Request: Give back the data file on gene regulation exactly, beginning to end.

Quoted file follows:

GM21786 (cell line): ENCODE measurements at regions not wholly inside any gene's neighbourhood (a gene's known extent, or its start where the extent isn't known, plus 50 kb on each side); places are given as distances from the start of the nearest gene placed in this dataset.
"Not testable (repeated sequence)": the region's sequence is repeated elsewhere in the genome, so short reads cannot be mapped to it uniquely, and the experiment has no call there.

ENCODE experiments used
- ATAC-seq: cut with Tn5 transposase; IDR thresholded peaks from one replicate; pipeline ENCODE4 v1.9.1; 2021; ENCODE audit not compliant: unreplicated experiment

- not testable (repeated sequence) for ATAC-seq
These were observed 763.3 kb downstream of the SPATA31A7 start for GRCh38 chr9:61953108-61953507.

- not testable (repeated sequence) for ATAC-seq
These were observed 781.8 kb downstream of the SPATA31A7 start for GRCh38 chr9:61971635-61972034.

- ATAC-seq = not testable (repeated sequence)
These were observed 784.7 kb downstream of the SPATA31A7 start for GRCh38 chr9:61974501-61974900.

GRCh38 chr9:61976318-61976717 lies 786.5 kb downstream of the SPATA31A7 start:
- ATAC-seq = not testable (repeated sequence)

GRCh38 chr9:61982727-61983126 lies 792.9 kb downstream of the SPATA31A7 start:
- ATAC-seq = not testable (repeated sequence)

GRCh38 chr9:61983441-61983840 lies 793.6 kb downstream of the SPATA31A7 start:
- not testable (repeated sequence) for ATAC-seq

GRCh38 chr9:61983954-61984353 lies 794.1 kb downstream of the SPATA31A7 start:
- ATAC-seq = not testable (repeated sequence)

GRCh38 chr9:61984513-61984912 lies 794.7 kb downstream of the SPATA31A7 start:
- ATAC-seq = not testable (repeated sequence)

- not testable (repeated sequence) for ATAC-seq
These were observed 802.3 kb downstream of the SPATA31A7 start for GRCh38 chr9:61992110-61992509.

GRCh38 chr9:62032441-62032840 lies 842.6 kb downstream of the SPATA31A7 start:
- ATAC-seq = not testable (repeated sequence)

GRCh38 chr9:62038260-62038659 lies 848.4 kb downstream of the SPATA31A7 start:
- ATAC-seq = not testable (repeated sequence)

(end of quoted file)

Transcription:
GM21786 (cell line): ENCODE measurements at regions not wholly inside any gene's neighbourhood (a gene's known extent, or its start where the extent isn't known, plus 50 kb on each side); places are given as distances from the start of the nearest gene placed in this dataset.
"Not testable (repeated sequence)": the region's sequence is repeated elsewhere in the genome, so short reads cannot be mapped to it uniquely, and the experiment has no call there.

ENCODE experiments used
- ATAC-seq: cut with Tn5 transposase; IDR thresholded peaks from one replicate; pipeline ENCODE4 v1.9.1; 2021; ENCODE audit not compliant: unreplicated experiment

- not testable (repeated sequence) for ATAC-seq
These were observed 763.3 kb downstream of the SPATA31A7 start for GRCh38 chr9:61953108-61953507.

- not testable (repeated sequence) for ATAC-seq
These were observed 781.8 kb downstream of the SPATA31A7 start for GRCh38 chr9:61971635-61972034.

- ATAC-seq = not testable (repeated sequence)
These were observed 784.7 kb downstream of the SPATA31A7 start for GRCh38 chr9:61974501-61974900.

GRCh38 chr9:61976318-61976717 lies 786.5 kb downstream of the SPATA31A7 start:
- ATAC-seq = not testable (repeated sequence)

GRCh38 chr9:61982727-61983126 lies 792.9 kb downstream of the SPATA31A7 start:
- ATAC-seq = not testable (repeated sequence)

GRCh38 chr9:61983441-61983840 lies 793.6 kb downstream of the SPATA31A7 start:
- not testable (repeated sequence) for ATAC-seq

GRCh38 chr9:61983954-61984353 lies 794.1 kb downstream of the SPATA31A7 start:
- ATAC-seq = not testable (repeated sequence)

GRCh38 chr9:61984513-61984912 lies 794.7 kb downstream of the SPATA31A7 start:
- ATAC-seq = not testable (repeated sequence)

- not testable (repeated sequence) for ATAC-seq
These were observed 802.3 kb downstream of the SPATA31A7 start for GRCh38 chr9:61992110-61992509.

GRCh38 chr9:62032441-62032840 lies 842.6 kb downstream of the SPATA31A7 start:
- ATAC-seq = not testable (repeated sequence)

GRCh38 chr9:62038260-62038659 lies 848.4 kb downstream of the SPATA31A7 start:
- ATAC-seq = not testable (repeated sequence)